And Virginia Quarterly Review’s Fall 2005 issue has much to offer. In Tony Kushner’s humorous one-act play, “A Prayer for New York,” a son and his mother find a way to pray together. There’s a passage from Art Spiegelman’s moving graphic novel with an introduction by VQR editor Ted Genoways. “Hiroshima, Nagasaki, and the World Sixty Years Later,” an essay by Lindsley Cameron with Masao Miyoshi, offers a brief history of Hiroshima, interviews survivors of both bombs, and sheds light on the growing nationalist movement in Japan. Tom Bissell and Morgan Meis write of their adventures and misadventures in Vietnam. Their dispatch “After the Fall” also features photos of Ho Chi Minh City and Hanoi, taken by Joe Pacheco. Erik Campbell describes his feeling of “otherness” in his piece, “Shirtless Days, On Living and Writing in the Jungles of Papua.” VQR‘s art consultant, Lawrence Weschler, shares his impressions of Vincent Desiderio’s work-in-progress and his discussions with the artist. Weschler also highlights the provocative work of Oscar Munoz, an artist who pays tribute to the Disappeared of Latin America by painting their faces on concrete with water and filming their evaporation. Transplant surgeon, Pauline W. Chen, considers the definition of brain death in her illuminating essay, “Dead Enough, the Paradox of Brain Death.” Stanley Plumy writes of John Keats’ last days and the artist who took care of Keats during that time, Joseph Severn. The fiction in this issue, grouped together under the heading “Three Tales of Suspense,” deliver what they promise. Alan Heathcock’s “Peacekeeper,” is a tension-filled story of a sheriff’s love for her town and the lengths to which she’ll go to avenge the death of a child. In Joyce Carol Oates’ amazing “Smother,” a woman is visited by two detectives after her estranged daughter has accused her of taking part in a heinous crime. And R. T. Smith writes of the path a sheriff takes to capture a turn-of-the-century rapist and murderer in the exquisitely written “Ina Grove.” The poetry is strong and vibrant; some pieces pay tribute to Keats, Goya, Michelangelo, others have a more private reference. Aaron Baker’s “Commission,” is an evocative glimpse into a boy’s experience as he enters another culture with his missionary family, and Karin Gottshall’s “The Exile’s Tale,” is stunning in its rendering of a “land so far to the north/ that our radios pick up nothing but strange, ancient operas/ broadcast from the Pleiades, and our language/ has no term for cold.” There’s a section at the back full of book reviews, a humorous essay on the music of Howard Tate by Steve Almond, and finally, Ross MacDonald’s comic, “The Eternal War on Terror.”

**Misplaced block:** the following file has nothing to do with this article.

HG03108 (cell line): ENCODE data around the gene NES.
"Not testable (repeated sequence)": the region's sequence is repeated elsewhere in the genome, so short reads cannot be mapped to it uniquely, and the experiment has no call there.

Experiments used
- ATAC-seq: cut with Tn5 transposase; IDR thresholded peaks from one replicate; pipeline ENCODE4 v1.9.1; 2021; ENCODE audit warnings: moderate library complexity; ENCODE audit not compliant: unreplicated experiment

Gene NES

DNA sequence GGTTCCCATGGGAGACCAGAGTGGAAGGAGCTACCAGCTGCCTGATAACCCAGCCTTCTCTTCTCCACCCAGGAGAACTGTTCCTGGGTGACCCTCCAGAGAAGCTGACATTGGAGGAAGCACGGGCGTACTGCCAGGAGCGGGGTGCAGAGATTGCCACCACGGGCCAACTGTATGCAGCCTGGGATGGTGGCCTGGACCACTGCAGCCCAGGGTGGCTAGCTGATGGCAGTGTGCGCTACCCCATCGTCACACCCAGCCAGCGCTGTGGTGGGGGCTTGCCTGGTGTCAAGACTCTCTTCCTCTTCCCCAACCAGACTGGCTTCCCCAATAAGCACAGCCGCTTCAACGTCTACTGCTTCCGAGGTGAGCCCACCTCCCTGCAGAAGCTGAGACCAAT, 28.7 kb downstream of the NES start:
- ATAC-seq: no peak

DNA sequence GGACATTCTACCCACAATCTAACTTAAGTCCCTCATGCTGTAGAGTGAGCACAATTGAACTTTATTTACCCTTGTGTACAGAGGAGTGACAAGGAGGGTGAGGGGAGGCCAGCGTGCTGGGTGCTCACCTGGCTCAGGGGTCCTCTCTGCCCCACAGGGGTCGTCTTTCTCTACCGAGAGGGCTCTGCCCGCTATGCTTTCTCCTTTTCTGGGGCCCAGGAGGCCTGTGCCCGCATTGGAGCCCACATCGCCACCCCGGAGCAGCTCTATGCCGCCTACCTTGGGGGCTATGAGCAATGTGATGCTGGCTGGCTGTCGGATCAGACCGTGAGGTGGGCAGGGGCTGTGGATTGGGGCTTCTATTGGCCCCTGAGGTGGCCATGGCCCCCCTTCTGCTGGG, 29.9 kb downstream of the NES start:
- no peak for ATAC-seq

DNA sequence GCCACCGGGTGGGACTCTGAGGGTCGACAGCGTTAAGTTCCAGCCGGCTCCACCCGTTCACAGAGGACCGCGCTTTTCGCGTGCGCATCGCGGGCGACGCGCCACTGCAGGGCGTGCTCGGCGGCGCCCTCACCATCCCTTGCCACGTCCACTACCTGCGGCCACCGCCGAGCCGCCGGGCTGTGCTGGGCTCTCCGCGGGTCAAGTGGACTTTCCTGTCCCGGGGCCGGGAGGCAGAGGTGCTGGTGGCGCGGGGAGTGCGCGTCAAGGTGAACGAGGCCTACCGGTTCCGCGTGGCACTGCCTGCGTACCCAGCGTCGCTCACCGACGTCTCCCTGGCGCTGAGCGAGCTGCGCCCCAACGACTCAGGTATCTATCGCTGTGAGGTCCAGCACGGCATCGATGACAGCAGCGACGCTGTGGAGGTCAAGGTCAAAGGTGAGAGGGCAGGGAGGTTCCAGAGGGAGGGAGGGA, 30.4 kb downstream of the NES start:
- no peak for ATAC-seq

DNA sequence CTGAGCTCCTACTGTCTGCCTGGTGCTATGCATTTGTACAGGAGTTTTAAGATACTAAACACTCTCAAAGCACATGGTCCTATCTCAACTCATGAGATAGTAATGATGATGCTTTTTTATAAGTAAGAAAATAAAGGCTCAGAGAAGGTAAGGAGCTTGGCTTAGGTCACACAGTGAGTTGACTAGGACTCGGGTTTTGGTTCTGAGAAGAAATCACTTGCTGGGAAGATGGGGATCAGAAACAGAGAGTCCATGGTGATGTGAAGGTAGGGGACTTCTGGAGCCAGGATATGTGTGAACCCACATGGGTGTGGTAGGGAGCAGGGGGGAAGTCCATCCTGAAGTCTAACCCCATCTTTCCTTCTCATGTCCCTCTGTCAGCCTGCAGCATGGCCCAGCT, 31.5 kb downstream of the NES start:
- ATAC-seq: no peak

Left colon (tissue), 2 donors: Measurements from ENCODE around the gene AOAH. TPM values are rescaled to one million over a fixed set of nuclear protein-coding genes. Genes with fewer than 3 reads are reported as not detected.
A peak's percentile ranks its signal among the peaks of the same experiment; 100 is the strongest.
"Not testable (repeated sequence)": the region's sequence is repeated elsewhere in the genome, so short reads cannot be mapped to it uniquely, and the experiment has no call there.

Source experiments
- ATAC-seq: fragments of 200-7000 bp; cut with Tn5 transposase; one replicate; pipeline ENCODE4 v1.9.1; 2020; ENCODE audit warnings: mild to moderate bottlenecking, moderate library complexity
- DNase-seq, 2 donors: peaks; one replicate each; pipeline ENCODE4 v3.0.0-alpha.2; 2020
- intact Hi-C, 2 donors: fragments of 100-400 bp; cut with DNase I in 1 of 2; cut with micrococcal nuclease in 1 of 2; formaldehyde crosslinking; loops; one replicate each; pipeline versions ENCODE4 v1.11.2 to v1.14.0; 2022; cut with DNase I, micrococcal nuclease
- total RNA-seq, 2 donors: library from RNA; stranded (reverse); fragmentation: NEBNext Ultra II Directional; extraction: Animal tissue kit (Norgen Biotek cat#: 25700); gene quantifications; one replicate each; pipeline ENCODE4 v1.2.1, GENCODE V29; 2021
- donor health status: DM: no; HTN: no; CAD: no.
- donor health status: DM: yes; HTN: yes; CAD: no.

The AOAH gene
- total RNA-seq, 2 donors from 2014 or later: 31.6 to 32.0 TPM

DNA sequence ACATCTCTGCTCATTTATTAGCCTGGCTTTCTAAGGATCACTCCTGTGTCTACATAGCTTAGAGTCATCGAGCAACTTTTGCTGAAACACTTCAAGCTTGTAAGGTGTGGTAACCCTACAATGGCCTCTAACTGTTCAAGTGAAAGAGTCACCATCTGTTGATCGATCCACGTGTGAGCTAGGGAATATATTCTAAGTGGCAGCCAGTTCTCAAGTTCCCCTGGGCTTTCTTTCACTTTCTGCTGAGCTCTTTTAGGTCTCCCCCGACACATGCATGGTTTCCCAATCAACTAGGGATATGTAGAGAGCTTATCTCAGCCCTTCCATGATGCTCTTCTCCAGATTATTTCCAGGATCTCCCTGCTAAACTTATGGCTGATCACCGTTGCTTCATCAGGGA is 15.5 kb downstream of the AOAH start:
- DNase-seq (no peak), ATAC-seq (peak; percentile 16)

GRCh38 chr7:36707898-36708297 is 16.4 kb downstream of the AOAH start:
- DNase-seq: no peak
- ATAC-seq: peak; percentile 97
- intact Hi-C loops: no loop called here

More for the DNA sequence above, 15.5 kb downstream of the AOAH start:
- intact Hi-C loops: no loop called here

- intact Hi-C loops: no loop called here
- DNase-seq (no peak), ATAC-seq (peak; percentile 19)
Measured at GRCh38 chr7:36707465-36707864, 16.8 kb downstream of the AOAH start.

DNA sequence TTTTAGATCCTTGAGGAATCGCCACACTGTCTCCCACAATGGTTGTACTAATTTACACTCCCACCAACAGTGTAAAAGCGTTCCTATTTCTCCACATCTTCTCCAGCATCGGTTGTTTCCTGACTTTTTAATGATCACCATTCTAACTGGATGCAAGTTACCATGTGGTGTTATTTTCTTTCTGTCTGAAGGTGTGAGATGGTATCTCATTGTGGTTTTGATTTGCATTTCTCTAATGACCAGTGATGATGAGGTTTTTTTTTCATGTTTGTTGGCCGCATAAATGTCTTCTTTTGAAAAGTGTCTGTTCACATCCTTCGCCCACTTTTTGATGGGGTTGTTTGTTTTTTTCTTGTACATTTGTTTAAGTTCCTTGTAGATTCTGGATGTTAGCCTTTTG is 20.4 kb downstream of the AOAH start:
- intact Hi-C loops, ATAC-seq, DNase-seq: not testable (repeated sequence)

This batch was enlightening as well as entertaining–both things I appreciate in equal measure. Spring issues are beginning to arrive and I’m excited to find out what’s inside. Happy reading!

Originally from Vermont, Katrina Denza now lives in North Carolina with her husband and two sons. Her stories have been published or are forthcoming in Lynx Eye; New Delta Review; SmokeLong Quarterly; Emrys Journal; RE:AL; Cranky; The Jabberwock Review; and The MacGuffin among others.